DATE: SATURDAY, AUGUST 13, 2016 TIME: 2:00PM
LOCATION: ENG LG06
Session Code: IRSA_24B
Session Description: The concept of terroir, or the way that specific geographic and sociocultural characteristics influence the foods and drinks produced in particular places, has long been associated with its French origins. Yet various permutations and interpretations of terroir can be found around the world: from Mexican tequila to Hungarian tokai, from Wisconsin artisanal cheese to Darjeeling tea, and from Vermont maple syrup to Chiapan mangos, to name a few. The sociocultural meanings ascribed to each of these interpretations of terroir vary widely, a dynamic further complicated by the influence of markets and institutions on conceptualizations of terroir in particular contexts. In some cases, for example, terroir appears to be actively constructed or ‘engineered’ in dialogue with market demands, while in other cases longstanding cultural traditions dominate understandings of terroir. In some national agricultures, terroir is at the center of rural development agricultural policy, for reasons both cultural and economic. Too, the degree to which terroir is inextricably linked to specific ecologies is more fluid than it initially appears, as foods today are constructed and deconstructed at scales ranging from the molecular to landscape levels. This paper session aims to explore new and changing conceptualizations of terroir in a variety of international contexts, primarily exploring non-Western European understandings of the following questions:
To what degree is terroir a fixed or fluid concept? To what degree does it reflect an ongoing dialogue between cultures, specific ecologies, and markets? How are interpretations of terroir linked to particular economic and political institutions and underlying power relations? How do interpretations vary between places? What meanings does the construction of terroir in various cultures reflect? How might ‘inventing tradition’ influence how terroir is employed in non-Western European cultures? To what degree are conceptualizations of terroir bounded by taste?
Session Organizers: Kathryn De Master, University of California-Berkeley; Sarah Bowen, North Carolina State University
Session Chair: Sarah Bowen, North Carolina State University
- John Wilkinson, UFRRJ; Clovis Dorigon, EPAGRI
“Colonial” Products In Brazil: An Example Of An Extensive And Shifting Terroir
The regions of the South of Brazil were occupied by Italian and German farming communities as from the last quarter of the 19th century. They were almost self-sufficient based on mixed crop and livestock farming with a strong tradition of artisan milk and meat products. In the 20th century, these farmers were integrated via contracts into large-scale agro-industrial production chains. As scale imposed itself most farmers were excluded and many returned to their artisan traditions. Recent research has identified 140 cooperatives, 263 associations and some 21,000 families involved in small-scale agro-industries in the Western region of the State of Santa Catarina. Their jams, cheeses and meats are collectively known as “colonial products” and as such have gained urban markets and promoted rural tourism. They are produced in a broad ill-defined swathe of territory in Brazil’s southern States and as these communities have migrated along the agricultural frontier their colonial products have accompanied them, reaching now even into the Amazon. How should we understand this phenomenon and how does it relate to the notion of terroir products? Terroir can be understood as a continuum with the social and “natural” components respectively at each pole with a perfect terroir situated in the middle. Colonial products we argue are origin, terroir, products close to the social pole of the continuum. We explore this dynamic on the basic of extensive research among these farming communities.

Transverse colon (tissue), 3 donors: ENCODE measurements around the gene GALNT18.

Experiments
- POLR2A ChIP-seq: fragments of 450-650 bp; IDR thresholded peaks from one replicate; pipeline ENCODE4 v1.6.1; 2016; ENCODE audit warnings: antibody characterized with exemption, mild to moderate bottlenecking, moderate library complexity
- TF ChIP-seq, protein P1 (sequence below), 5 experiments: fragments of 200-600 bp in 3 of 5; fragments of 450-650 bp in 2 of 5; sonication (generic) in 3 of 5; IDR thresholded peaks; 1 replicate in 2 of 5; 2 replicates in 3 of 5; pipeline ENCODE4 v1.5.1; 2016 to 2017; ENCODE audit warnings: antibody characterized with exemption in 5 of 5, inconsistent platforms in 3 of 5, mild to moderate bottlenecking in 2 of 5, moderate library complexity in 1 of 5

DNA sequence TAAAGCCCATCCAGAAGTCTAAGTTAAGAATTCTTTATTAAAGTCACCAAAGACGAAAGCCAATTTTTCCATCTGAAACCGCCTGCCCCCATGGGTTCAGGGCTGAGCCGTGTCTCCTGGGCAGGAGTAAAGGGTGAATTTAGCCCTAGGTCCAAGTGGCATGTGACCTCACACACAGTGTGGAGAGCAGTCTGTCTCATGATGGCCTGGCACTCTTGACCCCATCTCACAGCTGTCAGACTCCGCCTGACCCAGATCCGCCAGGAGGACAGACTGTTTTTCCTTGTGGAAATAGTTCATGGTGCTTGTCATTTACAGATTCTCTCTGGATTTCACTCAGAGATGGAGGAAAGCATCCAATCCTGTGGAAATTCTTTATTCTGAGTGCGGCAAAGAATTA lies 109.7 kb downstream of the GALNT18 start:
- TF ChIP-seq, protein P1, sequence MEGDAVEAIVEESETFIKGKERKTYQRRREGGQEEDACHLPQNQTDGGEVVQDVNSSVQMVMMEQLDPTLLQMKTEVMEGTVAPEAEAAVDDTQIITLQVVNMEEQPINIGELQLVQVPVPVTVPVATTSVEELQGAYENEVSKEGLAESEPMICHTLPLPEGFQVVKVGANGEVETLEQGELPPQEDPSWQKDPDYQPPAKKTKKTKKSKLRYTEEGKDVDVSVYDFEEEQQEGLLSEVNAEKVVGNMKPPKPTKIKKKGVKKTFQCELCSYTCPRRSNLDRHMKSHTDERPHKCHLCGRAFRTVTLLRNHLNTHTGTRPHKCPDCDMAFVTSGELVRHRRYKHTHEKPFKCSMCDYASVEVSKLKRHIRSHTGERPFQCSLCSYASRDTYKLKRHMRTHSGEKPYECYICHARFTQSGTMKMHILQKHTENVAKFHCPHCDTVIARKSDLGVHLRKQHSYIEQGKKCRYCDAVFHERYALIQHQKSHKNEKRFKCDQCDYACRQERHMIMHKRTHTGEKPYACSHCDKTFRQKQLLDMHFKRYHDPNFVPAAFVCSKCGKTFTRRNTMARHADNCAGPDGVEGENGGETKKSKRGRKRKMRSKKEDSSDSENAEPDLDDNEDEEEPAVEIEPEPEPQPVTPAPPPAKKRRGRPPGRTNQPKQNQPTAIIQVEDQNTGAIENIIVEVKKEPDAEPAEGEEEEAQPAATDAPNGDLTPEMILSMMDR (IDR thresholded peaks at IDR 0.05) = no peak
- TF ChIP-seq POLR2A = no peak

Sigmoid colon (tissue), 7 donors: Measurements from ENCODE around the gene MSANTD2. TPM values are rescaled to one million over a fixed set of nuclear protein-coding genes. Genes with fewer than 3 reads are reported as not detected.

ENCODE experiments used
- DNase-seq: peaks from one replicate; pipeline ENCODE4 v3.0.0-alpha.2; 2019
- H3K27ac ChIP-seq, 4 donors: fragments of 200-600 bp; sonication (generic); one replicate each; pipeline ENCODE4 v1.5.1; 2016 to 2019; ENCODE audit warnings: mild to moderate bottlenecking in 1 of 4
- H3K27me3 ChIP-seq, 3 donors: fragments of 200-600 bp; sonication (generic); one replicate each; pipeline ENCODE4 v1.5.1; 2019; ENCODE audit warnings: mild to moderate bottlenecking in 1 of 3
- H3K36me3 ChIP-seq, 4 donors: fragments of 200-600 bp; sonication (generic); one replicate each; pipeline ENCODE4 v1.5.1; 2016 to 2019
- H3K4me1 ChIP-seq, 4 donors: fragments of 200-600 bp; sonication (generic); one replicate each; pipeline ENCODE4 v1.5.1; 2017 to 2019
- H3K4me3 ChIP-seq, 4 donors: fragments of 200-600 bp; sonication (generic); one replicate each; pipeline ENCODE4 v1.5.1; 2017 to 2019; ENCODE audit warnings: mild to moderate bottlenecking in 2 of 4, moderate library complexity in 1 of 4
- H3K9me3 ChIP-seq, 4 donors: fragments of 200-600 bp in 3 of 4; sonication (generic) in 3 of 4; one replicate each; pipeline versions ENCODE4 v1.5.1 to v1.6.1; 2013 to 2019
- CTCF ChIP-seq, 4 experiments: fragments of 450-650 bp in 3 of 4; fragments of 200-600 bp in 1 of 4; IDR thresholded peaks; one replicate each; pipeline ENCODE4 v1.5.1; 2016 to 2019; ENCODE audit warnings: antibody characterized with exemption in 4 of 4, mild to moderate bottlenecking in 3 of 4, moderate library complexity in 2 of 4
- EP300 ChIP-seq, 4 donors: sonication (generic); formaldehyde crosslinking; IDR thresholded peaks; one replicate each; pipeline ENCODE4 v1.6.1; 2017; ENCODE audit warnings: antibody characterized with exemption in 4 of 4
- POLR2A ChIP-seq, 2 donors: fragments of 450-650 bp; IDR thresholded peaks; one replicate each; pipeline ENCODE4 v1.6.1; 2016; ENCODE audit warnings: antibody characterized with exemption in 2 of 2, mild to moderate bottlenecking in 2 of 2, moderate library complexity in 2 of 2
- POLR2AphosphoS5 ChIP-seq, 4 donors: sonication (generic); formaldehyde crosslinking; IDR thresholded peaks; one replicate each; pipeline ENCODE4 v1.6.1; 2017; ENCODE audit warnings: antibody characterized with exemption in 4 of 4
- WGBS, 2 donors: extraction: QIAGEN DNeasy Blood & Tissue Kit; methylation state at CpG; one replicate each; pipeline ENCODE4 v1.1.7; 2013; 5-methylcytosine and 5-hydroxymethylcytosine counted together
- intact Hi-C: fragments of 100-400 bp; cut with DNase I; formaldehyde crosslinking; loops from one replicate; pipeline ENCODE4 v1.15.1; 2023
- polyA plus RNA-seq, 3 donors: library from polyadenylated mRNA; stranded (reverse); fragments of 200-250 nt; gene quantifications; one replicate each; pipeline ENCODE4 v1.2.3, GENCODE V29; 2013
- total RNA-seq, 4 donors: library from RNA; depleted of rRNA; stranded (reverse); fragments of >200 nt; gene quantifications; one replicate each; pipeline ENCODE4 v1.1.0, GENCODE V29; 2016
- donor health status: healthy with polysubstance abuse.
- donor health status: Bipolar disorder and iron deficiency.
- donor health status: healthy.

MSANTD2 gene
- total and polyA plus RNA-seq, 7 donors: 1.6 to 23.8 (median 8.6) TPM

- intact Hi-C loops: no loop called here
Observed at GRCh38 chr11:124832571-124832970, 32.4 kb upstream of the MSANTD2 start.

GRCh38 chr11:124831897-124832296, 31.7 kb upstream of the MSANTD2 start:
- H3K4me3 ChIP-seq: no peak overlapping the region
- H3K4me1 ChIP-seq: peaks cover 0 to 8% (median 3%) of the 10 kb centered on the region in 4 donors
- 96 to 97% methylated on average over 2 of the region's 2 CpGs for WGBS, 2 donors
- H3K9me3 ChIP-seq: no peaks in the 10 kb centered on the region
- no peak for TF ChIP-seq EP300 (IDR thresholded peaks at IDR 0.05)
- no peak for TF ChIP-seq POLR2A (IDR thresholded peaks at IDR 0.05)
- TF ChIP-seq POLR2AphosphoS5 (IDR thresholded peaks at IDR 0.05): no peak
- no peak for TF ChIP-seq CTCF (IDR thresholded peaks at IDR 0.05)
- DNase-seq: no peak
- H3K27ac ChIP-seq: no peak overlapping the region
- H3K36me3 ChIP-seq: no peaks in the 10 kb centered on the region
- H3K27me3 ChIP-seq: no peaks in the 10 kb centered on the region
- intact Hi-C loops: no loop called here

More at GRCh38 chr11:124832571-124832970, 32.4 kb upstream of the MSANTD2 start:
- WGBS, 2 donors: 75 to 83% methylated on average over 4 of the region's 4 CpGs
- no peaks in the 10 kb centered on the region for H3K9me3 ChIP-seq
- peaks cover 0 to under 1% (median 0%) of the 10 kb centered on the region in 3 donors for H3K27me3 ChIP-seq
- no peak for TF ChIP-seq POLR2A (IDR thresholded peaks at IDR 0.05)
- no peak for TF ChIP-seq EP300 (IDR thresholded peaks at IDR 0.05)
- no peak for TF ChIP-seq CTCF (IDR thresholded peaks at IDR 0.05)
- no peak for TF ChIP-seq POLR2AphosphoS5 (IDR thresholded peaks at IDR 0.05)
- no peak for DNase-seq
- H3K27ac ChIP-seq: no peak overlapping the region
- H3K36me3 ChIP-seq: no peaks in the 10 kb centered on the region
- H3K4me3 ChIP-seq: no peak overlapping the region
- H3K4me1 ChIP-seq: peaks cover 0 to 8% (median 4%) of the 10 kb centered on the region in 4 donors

- Gerardo Torres Salcido, UNAM-CIALC
Territorial governance. ‘A new key for development’. The case of Local Agrifood Systems in Mexico
Despite the great number of definitions, the scholars seem to agree in common characteristics of governance: decentralization, emergence of local societies, coordination of institutions, rules and markets. The knowledge of such features in a unique space, have given the governance a territorial dimension. However, mechanisms and tools of the governance have been poorly studied.